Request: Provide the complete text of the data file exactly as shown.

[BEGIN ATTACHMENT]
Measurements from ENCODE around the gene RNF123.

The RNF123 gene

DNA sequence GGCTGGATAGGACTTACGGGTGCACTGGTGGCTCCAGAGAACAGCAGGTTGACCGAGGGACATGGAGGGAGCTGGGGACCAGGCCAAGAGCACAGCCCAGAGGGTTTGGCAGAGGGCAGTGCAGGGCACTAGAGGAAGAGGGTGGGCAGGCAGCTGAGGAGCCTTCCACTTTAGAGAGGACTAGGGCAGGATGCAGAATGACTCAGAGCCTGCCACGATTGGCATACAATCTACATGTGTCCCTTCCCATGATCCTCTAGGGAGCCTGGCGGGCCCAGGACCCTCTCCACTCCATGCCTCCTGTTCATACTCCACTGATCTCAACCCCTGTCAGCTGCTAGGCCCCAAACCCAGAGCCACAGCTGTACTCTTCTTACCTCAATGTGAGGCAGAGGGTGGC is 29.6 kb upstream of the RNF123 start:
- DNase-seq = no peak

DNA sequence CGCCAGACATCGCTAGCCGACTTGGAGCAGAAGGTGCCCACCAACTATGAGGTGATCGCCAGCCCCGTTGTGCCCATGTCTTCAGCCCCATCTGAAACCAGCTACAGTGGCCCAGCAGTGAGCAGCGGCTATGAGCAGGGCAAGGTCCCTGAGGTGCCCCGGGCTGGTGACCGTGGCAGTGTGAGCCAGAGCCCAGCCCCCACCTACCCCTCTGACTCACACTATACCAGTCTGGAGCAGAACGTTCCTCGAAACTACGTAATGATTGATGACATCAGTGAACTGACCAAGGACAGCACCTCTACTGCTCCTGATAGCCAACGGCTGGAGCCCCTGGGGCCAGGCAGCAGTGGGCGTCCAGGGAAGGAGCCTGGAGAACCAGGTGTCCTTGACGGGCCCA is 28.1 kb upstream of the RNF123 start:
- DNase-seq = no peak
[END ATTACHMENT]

Measurements from ENCODE around the gene RNF123.

The RNF123 gene

DNA sequence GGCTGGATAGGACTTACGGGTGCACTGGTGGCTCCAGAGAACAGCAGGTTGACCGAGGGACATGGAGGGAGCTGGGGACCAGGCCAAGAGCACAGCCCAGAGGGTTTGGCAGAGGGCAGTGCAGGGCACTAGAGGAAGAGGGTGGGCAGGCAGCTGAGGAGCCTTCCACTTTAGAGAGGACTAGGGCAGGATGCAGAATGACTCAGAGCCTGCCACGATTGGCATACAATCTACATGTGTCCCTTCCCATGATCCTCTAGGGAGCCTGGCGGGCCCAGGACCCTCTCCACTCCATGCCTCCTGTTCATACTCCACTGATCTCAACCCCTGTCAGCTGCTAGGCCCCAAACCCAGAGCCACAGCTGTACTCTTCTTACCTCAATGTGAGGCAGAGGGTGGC is 29.6 kb upstream of the RNF123 start:
- DNase-seq = no peak

DNA sequence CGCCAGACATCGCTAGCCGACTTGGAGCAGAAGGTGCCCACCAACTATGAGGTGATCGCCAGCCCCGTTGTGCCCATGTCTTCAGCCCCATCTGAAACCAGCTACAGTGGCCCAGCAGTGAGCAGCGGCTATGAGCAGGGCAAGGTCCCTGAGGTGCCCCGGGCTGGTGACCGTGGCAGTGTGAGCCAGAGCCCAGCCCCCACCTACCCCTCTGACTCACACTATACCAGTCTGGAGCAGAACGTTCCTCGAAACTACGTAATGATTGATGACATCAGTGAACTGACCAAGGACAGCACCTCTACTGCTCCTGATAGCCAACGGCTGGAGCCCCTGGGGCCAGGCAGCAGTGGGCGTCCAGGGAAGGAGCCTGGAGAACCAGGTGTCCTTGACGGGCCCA is 28.1 kb upstream of the RNF123 start:
- DNase-seq = no peak